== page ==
As I look to the end of my sixth decade, time is more precious than ever. Having a mother, maternal uncle and maternal grandmother with late onset dementias forces the realization that not only is my time limited on this earth, but my intellect as well. How can I squeeze the most out of the moments? Like most physicians, in addition to my career in medicine there are life enhancing avocations I enjoy such as perfecting my French language skills and improving my sketch art that has joyfully crept into my journals. To those ends I listen to Johan, the creator of Français Authentique and began an online course with Sketchbook Skool. Understanding that exercise is the single most important way to ward off memory loss, time must be found to keep moving. Important relationships are built and remain strong with convivial meals and moments together.
Age forces the recognition that time is the true currency of our lives. When people waste it for you, it is frustrating and angst producing. One of the underlying tragedies of physicians’ daily lives, especially in primary care, is the theft of our time, stolen away by the health care system. We entered medicine expecting to spend our lives caring for patients by spending time with them and researching best practices, not being glorified data-entry clerks and insurance company proxies. The amount of time that governmental regulations, employers, compliance directed mandates, insurance company prior authorizations and administrator volume expectations take from us is demoralizing. I want that time back to spend with my patients, my family, and myself.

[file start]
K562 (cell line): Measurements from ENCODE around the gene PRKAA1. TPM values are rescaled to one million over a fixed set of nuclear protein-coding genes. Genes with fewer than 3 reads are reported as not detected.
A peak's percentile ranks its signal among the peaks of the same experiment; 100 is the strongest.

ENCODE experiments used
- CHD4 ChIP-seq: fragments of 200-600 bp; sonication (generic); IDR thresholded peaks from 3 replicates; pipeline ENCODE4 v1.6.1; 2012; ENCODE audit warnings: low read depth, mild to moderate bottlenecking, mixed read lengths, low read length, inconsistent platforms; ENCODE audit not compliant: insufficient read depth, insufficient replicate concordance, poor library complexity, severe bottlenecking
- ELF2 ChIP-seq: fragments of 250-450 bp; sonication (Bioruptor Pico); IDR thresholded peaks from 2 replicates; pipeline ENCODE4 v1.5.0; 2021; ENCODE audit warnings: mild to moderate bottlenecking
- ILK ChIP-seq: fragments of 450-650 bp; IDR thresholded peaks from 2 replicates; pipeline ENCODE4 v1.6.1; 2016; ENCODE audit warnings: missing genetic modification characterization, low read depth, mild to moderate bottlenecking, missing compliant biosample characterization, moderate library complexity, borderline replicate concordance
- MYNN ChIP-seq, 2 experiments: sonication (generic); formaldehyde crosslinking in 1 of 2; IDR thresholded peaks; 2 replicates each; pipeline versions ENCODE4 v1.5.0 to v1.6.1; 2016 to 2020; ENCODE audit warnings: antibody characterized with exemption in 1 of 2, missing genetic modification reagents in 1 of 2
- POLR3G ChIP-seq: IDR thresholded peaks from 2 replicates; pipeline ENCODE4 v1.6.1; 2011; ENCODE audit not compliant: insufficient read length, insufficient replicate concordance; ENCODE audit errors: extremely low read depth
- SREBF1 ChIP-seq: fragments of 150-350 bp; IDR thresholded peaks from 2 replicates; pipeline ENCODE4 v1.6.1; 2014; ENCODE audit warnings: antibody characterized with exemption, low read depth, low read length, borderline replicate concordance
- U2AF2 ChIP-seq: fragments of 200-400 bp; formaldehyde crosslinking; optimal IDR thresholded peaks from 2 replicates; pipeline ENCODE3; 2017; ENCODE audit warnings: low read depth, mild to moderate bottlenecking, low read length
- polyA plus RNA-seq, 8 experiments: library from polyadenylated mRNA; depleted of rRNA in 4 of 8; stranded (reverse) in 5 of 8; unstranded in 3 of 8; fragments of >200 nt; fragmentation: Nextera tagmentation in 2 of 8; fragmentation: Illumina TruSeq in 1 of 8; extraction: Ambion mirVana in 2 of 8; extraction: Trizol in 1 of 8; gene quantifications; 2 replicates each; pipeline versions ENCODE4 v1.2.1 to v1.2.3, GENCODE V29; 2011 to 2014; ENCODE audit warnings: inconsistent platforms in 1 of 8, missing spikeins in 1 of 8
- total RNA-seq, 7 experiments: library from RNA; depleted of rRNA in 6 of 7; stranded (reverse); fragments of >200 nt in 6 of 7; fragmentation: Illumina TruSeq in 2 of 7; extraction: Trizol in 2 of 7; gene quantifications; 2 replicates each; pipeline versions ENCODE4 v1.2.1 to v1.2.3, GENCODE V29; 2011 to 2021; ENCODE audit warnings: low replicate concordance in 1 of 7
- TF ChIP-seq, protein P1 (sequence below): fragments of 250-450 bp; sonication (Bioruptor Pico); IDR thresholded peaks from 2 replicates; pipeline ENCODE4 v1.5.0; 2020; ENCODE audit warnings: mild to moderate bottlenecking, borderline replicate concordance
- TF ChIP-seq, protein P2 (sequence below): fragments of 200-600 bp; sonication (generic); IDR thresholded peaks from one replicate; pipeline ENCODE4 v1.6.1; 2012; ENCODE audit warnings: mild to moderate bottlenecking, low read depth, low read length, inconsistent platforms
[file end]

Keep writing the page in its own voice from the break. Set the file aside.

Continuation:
After more than two years of listening to the innovative suggestions of individuals who care about creative disruption in medicine, I firmly believe that this time theft can only be stopped when our patients come first–before profits, shareholders, meetings, EHRs, or any other thing on the long list of healthcare “needs” that may serve but should not be served. When patient needs are met, so will my own.